Yet it doesn’t. Instead often we have an aimless character, who wanders from one thing to another in the course of a feature script. Yes we get the gist of what they’re doing. Yes we may even understand what is going on. But the real heart of the matter here – do we care about this character? – does not figure as much. Why? Because part of why we’re watching that character is because of their mission, goal or arc – we want to see them win, lose, have to do something else, fall in love, get killed, turn into a vampire, shoot their best friend in the head or walk into the sunset.
In short – it’s plot that drives the movie character.
Books are generally character-driven. There could be a successful argument made that TV follows this rule too: you’ve got a place, job or whatever and characters dip in and out of it, which is why it’s so easy to replace them when certain actors move on. Cops n’ Docs is the obvious choice, since it brings in politics, scandal, relationships, issues and so on. Same goes for soap opera: one street is all you need as an “umbrella” over the heads of many different types of people, personalities, careers and aspirations and all the storyline threads that appear and disappear because of them.
But films are not the same. We’re watching a particular chunk of a character’s life for a particular reason. It’s ninety to a hundred minutes or so that make all the difference to those characters, thus plot figures more prominently. I often ask Bang2writers, why are we watching THIS BIT of this character’s life? Why is it important to THEM and therefore us, as an audience? Why is this the movie and not say, their lives last week? A year ago? A decade from now? In movies, we are essentially voyeurs and watching characters make decisions but crucially, we are watching them follow a designated path as particular events unfold.
Let’s consider Harsh Times. I didn’t like everything about this movie, but what I liked about it was as a classic “rise and fall” story, Christian Bale’s character Jim had a clear path whilst still keeping us guessing about what this psychopath was going to do next, much to the surprise of his best friend who was riding with him. We know, right from the outset, that Jim is headed for self destruction. We know that by the end, he will wind up dead. However, the path in which he gets from A (he is a respectable member of society) to B (it’s becoming much more questionable to the point of criminality – though he could still turn back!) to C (he is a full blown murderer and is murdered himself) is so convoluted as to keep us engaged as an audience. What’s more, all of what ensues is as a direct result of Jim’s expulsion from the LAPD training course. He would never have stolen the drugs if he hadn’t been chucked out; if he hadn’t been smoking the drugs, he’d never have faked his piss test for Homelands Security; if he hadn’t faked that, he wouldn’t have been found out and told he would be sent to some godforsaken place as a “soldier of the Apocalypse”, meaning he couldn’t marry his girlfriend after all, in turn meaning he would never have rejected news of her pregnancy… And so it goes on.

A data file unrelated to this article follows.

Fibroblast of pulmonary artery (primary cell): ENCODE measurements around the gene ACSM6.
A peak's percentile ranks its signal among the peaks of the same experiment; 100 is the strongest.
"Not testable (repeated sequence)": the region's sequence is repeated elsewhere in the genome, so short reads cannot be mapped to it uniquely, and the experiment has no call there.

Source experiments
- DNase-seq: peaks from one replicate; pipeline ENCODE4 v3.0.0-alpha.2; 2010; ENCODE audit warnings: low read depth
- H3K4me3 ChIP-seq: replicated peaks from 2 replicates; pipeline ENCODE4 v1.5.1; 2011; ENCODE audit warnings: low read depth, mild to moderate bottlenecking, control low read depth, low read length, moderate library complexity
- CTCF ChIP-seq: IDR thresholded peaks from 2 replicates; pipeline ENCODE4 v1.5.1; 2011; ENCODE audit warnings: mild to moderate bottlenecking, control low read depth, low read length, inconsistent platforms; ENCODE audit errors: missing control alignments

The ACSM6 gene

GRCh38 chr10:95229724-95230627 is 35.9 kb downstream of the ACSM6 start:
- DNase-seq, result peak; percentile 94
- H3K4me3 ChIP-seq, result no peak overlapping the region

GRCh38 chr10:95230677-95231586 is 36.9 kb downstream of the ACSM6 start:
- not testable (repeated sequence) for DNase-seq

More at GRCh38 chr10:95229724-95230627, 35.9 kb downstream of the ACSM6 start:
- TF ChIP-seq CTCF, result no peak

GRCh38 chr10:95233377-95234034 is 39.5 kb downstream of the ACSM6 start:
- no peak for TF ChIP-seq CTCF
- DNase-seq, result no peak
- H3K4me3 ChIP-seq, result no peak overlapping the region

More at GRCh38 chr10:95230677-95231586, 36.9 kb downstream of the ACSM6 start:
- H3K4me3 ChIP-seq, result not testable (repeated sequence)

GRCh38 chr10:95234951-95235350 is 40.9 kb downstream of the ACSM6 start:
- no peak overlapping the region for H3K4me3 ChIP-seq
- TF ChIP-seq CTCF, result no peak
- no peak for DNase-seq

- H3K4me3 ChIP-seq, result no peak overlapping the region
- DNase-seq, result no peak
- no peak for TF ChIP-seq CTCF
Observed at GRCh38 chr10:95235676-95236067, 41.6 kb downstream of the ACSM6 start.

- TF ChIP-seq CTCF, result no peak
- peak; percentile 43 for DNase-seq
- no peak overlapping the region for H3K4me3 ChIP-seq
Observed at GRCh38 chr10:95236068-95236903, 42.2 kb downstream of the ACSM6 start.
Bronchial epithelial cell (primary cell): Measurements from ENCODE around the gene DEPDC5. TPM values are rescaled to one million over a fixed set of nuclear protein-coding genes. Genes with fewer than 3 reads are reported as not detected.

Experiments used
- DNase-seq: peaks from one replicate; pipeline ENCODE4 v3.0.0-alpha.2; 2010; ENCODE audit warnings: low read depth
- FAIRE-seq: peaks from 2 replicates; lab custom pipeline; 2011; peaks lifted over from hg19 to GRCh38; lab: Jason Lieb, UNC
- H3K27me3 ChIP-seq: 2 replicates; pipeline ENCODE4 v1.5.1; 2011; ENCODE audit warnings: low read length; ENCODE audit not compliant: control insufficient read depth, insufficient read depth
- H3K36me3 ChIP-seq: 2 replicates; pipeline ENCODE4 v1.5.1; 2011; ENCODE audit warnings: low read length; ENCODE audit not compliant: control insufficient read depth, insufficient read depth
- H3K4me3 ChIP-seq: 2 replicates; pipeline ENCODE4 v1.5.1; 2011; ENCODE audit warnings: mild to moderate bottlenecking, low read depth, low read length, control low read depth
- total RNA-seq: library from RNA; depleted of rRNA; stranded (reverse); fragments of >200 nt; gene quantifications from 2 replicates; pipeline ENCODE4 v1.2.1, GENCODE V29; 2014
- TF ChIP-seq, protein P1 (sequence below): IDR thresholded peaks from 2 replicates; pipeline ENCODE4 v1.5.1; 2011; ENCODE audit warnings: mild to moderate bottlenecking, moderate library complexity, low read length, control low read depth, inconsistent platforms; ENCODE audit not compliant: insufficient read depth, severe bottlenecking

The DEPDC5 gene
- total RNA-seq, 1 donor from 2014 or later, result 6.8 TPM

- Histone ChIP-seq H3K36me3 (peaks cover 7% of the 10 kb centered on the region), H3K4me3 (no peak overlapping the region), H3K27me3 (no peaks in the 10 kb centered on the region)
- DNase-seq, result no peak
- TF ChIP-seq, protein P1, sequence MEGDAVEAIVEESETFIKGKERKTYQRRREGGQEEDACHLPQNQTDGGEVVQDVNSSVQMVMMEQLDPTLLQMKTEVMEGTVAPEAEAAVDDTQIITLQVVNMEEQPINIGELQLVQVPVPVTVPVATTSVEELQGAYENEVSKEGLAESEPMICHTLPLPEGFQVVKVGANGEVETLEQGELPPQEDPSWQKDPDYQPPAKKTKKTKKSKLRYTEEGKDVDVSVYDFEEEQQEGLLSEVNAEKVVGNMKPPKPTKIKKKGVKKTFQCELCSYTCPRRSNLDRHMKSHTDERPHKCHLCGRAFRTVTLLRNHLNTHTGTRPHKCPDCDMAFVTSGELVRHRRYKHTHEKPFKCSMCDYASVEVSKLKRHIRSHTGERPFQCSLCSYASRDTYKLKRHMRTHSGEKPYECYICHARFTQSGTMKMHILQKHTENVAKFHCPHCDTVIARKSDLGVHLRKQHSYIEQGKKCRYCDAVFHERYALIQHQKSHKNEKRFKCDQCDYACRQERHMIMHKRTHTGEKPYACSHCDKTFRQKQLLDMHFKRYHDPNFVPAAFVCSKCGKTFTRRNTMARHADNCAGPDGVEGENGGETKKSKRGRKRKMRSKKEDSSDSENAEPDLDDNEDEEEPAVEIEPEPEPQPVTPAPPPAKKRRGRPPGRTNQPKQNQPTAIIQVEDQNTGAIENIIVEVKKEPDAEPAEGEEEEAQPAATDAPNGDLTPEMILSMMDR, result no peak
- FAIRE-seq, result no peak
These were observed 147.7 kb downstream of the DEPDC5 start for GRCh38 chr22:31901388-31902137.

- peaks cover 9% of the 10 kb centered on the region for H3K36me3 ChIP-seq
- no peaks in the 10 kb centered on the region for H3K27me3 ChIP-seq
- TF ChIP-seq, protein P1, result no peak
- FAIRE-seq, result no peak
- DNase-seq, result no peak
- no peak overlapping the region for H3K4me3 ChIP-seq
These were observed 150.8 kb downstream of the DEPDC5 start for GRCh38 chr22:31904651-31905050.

Plot should be about cause and effect in movies – one thing feeds into the next thing. This does not mean it needs to be entirely plot-driven at the expense of character of course, but character should never obfuscate what we’re really watching this for, which is plot. We would never say, “I’m going to watch a film about a bloke”, we say, “I’m going to watch a film about a bloke who is: transported back in time/is destroyed by the government/is falsely accused of killing his wife/attacked by psychopathic burglars etc.” A plot’s structure then needn’t always be obvious, like in Harsh Times, but there should be a thread that follows throughout your action so as to ensure your structure does not meander. Start as you mean to go on, without major detours on the way.